The TV and film writers' strike has crossed 100 days since the Writers Guild of America and the Alliance of Motion Picture and Television Producers failed to reach an agreement on a new contract, and it's likely to have cost the California economy at least $3 billion so far.
That's according to estimates from Todd Holmes, a professor of entertainment industry management at Cal State Northridge, based on economic analysis from the last Writers Guild of America strike that started in 2007. That strike led to 37,700 lost jobs and a $2.1 billion blow to the California economy, according to the Milken Institute, an economic think tank.
Holmes took that $2.1 billion figure and adjusted it for inflation and other factors to come to a new strike-induced loss of upwards of $3 billion for the state of California today.
It's likely to be even higher now accounting for the additional members of the Screen Actors Guild-American Federation of Television and Radio Artists, the union which represents various performers, joining picket lines in July.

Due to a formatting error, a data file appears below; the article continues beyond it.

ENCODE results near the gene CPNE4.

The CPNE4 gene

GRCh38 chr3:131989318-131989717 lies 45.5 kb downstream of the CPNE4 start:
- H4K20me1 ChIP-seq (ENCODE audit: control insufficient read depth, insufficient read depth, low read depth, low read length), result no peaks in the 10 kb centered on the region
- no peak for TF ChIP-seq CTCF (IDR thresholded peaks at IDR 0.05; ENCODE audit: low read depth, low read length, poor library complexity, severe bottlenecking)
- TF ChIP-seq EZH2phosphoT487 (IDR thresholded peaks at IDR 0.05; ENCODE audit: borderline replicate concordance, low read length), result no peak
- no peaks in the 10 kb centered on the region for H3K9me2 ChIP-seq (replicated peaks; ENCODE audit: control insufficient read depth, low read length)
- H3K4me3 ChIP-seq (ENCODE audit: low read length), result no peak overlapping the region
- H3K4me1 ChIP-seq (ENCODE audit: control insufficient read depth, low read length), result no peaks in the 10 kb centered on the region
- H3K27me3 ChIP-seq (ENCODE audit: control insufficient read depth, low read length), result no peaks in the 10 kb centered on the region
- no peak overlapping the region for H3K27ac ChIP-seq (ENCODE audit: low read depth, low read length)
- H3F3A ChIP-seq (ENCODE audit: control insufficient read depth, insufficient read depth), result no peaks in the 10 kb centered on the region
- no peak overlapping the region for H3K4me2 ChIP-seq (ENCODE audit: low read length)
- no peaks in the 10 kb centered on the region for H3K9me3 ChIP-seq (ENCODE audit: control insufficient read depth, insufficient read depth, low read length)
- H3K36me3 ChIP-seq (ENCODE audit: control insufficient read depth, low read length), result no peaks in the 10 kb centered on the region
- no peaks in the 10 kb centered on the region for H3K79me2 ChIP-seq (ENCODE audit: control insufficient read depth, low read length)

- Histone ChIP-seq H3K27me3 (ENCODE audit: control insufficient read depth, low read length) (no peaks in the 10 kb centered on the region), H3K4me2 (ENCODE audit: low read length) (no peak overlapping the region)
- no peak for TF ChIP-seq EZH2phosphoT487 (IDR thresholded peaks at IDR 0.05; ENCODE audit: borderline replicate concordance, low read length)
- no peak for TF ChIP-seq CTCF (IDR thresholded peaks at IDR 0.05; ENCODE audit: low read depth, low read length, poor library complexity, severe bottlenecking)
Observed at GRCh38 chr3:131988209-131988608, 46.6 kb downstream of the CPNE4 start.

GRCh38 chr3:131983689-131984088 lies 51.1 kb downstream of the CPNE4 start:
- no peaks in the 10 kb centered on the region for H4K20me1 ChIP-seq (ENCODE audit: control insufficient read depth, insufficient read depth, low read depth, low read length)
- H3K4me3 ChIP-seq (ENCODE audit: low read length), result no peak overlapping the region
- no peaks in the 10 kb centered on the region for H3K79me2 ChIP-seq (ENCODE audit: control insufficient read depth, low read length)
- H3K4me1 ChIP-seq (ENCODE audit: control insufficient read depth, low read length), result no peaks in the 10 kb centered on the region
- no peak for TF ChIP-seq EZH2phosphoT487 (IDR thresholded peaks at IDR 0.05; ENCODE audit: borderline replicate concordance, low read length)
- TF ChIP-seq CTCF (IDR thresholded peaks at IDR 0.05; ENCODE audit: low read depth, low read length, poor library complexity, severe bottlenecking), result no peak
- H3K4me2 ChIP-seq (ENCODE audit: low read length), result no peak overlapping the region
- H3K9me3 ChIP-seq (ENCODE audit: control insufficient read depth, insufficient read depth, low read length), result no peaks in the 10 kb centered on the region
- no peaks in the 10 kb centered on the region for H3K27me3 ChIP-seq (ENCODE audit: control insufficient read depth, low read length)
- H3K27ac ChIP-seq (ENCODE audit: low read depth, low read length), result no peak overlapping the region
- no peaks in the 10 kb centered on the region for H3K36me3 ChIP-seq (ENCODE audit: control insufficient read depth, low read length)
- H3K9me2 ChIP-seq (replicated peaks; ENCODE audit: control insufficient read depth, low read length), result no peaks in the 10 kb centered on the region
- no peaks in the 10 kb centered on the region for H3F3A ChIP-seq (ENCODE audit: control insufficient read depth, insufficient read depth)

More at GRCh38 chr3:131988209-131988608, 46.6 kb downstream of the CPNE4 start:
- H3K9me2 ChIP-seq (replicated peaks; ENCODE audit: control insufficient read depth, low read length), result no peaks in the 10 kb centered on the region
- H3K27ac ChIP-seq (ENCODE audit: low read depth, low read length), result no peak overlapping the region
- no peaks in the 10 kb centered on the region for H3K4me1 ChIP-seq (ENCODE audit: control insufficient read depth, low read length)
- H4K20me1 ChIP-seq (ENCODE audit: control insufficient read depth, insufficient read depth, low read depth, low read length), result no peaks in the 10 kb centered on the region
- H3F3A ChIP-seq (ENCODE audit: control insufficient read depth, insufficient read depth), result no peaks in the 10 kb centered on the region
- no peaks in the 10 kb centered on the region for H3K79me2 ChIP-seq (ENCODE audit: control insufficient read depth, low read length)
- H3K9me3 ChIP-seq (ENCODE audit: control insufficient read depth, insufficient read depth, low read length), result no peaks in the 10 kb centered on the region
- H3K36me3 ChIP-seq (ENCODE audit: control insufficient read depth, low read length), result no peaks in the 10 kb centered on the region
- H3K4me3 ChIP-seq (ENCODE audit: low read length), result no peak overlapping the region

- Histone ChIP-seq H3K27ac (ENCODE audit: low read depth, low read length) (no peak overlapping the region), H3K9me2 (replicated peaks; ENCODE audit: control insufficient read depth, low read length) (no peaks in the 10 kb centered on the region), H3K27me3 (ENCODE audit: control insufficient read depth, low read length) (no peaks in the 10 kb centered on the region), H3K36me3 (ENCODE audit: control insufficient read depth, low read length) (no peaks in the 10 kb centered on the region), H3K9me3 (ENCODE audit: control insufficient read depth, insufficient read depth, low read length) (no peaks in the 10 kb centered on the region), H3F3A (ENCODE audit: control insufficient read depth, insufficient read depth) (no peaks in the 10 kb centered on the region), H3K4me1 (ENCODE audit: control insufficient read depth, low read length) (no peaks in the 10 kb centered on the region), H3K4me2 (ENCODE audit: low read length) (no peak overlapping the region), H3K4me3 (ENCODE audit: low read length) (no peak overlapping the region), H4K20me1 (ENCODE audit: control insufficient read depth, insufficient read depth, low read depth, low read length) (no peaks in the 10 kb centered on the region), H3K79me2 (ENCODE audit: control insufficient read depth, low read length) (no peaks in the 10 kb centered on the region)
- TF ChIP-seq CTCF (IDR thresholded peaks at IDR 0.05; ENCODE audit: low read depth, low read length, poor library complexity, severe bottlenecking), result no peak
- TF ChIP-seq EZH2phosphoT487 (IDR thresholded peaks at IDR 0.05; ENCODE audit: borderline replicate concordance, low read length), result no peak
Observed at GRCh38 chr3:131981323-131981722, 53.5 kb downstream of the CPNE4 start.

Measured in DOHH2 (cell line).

The strikes don't impact just writers or actors.
Halted productions impact all kinds of businesses, including companies that provide catering for productions, restaurants near studios, prop houses, set builders, dry cleaners, professional drivers, florists and more.
"A lot of different people are impacted surrounding the industry," Holmes says, "and it's causing them a lot of hardship."
People who hold entertainment jobs and entertainment-adjacent roles account for almost 20% of the LA-area income, says Lee Ohanian, an economics professor at the University of California, Los Angeles.
"The economic impact is even bigger because average compensation in the industry is considerably higher" than the average earner, he tells CNBC Make It.
That can have a big downstream effect if those workers pull back on their discretionary spending, especially for big purchases like buying a car or a home. In one high-profile instance, actor Billy Porter said in an interview with Evening Standard he is selling his house to save money during the strikes.